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  • Oral presentation
  • Open Access

Evaluation of the mycobacteriophage amplification assay for detection of physically and physiologically stressed mycobacterial cells in vitro

  • 1Email author,
  • 1,
  • 1 and
  • 2
BMC Infectious Diseases201414(Suppl 3):O19

https://doi.org/10.1186/1471-2334-14-S3-O19

Published: 27 May 2014

Keywords

  • Tuberculosis
  • Mycobacterium Tuberculosis
  • Stressed Cell
  • Nutrient Starvation
  • Mycobacterium Smegmatis

Background

Currently used laboratory detection methods for Mycobacterium tuberculosis are either slow or low in sensitivity, and therefore there is a need for a more reliable and rapid method. This study was done to evaluate the efficiency of the mycobacteriophage amplification assay in detecting mycobacterial cells that were exposed to the stresses (desiccation, UV radiation, and nutrient starvation) that simulate those in tuberculous droplet nuclei.

Methods

Exponential-phase Mycobacterium smegmatis (non-pathogenic surrogate model for M. tuberculosis) cells were exposed to a particular stressor and then subjected to the phage and colony-forming unit (CFU) assays; the numbers of plaque-forming unit (PFU) and CFU yielded were then compared to those for the unexposed control. We also investigated the effects of treating stressed cells with culture supernatants (containing resuscitation-promoting factors) on their phage infectivity and culturability on solid medium.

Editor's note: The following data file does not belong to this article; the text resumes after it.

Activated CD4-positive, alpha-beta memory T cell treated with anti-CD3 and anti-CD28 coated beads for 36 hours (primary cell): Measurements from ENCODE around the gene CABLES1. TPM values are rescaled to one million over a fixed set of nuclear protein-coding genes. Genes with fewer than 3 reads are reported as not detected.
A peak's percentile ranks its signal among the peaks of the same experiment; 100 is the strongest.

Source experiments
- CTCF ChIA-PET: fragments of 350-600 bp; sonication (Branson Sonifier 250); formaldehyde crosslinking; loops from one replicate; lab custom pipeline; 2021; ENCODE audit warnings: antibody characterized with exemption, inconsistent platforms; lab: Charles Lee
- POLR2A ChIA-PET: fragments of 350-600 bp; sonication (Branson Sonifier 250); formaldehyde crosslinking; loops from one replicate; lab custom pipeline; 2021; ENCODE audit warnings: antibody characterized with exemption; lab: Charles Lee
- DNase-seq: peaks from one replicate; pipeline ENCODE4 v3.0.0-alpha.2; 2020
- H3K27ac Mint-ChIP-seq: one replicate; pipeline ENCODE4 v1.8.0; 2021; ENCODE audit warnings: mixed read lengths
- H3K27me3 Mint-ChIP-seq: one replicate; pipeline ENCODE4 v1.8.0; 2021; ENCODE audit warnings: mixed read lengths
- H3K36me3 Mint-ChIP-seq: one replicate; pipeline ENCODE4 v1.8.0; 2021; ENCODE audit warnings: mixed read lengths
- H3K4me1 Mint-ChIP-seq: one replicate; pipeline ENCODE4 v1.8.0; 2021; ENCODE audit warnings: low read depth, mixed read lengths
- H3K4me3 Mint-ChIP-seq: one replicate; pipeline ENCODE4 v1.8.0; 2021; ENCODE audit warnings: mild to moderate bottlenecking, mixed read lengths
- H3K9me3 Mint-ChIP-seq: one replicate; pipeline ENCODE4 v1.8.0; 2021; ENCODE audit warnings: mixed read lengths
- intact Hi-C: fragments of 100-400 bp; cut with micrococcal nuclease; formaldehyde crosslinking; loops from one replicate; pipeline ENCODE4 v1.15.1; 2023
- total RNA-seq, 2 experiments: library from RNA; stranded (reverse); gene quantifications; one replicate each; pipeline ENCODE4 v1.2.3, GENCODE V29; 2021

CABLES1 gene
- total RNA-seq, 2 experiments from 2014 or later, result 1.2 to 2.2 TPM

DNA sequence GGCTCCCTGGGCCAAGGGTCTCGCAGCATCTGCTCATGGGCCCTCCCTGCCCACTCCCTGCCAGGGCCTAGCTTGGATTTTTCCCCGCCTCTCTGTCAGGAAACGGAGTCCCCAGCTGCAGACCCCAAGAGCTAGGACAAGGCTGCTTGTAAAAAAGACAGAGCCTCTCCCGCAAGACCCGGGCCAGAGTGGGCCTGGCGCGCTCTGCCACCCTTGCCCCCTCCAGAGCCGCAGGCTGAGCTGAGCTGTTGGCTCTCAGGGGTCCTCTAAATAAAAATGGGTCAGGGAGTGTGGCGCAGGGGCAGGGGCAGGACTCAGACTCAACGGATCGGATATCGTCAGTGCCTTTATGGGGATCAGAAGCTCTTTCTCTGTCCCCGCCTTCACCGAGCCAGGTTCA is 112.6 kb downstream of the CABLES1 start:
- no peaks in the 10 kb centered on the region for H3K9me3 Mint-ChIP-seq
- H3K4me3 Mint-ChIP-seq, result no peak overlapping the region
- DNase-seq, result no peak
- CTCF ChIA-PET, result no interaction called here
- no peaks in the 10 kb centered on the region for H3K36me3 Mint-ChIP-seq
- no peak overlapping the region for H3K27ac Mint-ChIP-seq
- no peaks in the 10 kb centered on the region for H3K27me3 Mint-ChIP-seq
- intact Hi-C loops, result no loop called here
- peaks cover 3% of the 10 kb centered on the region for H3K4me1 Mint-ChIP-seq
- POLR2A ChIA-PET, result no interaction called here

Results

Only desiccation and UV exposure decreased PFU significantly (~5x106 to 5x105 PFU/mL and 7.7x106 to 3.4x106 PFU/mL, respectively), whereas all three stressors affected culturability by approximately ten folds (106-108 to 105-107 CFU/mL). These suggest that most stressors affect the culturability of mycobacterial cells more than their phage infectivity. With prior culture supernatant treatment, only desiccated cells showed improved PFU and CFU yields (1.5x106 to 3.1x106 PFU/mL and 4.4x106 to 5.8x106 CFU/mL, respectively).

Conclusion

Hence, there is preliminary evidence that the phage assay might be superior to culture for detection of stressed mycobacterial cells that are in the non-culturable but viable state, and prior resuscitation of stressed cells could potentially improve the assay sensitivity.

Authors’ Affiliations

(1)
Department of Biological Science, Faculty of Science, Universiti Tunku Abdul Rahman, Kampar, Perak, Malaysia
(2)
Department of Biomedical Science, Faculty of Science, Universiti Tunku Abdul Rahman, Kampar, Perak, Malaysia

Copyright

© Cheah et al; licensee BioMed Central Ltd. 2014

This article is published under license to BioMed Central Ltd. This is an Open Access article distributed under the terms of the Creative Commons Attribution License (http://creativecommons.org/licenses/by/4.0), which permits unrestricted use, distribution, and reproduction in any medium, provided the original work is properly cited. The Creative Commons Public Domain Dedication waiver (http://creativecommons.org/publicdomain/zero/1.0/) applies to the data made available in this article, unless otherwise stated.

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